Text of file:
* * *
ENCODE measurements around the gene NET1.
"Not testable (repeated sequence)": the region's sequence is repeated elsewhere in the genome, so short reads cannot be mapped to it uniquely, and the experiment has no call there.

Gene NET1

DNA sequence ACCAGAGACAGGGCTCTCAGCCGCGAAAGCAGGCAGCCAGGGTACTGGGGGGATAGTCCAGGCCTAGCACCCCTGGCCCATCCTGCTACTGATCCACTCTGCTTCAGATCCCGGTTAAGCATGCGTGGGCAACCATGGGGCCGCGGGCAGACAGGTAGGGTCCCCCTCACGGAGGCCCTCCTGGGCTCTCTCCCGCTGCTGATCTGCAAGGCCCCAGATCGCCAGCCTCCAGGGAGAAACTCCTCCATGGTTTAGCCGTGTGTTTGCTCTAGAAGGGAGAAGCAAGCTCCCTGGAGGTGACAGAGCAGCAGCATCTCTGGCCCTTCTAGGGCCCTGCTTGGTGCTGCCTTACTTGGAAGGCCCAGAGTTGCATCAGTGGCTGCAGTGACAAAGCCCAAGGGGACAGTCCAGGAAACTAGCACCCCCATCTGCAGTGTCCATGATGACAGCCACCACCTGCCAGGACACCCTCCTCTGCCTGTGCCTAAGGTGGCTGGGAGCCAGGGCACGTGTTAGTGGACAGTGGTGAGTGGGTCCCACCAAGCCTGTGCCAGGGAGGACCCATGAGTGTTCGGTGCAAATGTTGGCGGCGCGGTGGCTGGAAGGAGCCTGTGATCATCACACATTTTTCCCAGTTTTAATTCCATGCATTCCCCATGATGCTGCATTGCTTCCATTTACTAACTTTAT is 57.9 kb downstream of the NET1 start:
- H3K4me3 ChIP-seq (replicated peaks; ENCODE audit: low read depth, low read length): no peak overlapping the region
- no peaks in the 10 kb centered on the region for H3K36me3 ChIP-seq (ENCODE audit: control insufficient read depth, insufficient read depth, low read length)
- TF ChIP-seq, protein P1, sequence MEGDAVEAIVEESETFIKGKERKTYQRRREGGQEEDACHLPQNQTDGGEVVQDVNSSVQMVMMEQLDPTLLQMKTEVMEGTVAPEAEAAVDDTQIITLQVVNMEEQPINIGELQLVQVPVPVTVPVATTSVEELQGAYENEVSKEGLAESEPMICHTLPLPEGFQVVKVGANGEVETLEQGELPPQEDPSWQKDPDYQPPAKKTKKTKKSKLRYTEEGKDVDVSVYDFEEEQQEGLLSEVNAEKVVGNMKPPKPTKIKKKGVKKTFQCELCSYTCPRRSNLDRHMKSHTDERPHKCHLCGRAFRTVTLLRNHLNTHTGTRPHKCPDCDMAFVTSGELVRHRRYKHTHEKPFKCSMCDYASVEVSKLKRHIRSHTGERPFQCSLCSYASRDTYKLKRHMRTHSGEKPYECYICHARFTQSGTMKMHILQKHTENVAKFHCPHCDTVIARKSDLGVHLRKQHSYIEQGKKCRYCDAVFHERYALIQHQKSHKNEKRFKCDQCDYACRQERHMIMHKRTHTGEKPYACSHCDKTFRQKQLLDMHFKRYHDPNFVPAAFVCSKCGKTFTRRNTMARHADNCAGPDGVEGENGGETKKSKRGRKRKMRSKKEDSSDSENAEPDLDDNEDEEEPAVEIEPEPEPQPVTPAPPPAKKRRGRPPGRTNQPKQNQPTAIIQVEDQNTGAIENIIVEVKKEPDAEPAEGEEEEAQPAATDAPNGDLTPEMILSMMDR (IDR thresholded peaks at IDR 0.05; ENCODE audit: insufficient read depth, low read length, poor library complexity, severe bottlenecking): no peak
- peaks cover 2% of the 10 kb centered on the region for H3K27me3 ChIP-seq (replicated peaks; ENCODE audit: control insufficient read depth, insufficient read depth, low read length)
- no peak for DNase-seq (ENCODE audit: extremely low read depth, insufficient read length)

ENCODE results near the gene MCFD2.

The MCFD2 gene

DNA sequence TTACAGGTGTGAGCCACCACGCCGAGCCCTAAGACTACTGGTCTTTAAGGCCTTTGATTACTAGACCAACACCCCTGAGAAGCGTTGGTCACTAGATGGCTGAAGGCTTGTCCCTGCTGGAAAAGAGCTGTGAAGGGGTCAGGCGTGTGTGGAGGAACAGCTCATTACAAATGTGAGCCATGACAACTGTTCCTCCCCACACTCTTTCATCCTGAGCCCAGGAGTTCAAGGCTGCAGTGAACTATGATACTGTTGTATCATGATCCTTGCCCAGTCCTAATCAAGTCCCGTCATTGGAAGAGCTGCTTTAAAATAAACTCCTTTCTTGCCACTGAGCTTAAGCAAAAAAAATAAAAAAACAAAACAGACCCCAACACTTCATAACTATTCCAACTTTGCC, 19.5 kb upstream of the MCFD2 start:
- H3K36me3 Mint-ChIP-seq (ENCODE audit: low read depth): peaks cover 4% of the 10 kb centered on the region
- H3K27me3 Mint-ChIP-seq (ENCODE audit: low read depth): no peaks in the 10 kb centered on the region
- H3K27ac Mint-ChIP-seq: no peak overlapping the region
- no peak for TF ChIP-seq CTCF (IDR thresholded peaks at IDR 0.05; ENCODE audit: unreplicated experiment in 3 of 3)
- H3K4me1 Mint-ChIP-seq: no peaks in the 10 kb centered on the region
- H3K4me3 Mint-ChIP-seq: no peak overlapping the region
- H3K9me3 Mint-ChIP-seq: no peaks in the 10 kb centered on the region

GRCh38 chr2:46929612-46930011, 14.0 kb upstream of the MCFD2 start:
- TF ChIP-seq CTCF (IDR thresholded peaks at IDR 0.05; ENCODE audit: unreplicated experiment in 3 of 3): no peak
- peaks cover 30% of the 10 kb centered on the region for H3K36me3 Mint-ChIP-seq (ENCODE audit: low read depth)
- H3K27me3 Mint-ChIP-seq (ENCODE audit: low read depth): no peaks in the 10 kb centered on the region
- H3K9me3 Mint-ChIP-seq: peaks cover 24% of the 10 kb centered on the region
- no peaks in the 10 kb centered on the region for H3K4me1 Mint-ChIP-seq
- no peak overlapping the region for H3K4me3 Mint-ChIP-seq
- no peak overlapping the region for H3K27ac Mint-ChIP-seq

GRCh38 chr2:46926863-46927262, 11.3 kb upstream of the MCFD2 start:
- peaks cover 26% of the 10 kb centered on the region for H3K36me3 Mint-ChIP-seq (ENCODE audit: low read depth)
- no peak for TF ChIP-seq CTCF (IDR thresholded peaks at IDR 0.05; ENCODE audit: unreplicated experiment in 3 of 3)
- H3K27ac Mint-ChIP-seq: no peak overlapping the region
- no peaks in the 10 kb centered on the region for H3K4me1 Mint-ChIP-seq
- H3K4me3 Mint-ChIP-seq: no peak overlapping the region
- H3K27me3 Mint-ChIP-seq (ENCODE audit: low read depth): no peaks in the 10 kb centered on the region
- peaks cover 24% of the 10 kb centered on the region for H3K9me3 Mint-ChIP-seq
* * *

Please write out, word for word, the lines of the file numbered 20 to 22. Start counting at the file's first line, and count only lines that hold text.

GRCh38 chr2:46929612-46930011, 14.0 kb upstream of the MCFD2 start:
- TF ChIP-seq CTCF (IDR thresholded peaks at IDR 0.05; ENCODE audit: unreplicated experiment in 3 of 3): no peak
- peaks cover 30% of the 10 kb centered on the region for H3K36me3 Mint-ChIP-seq (ENCODE audit: low read depth)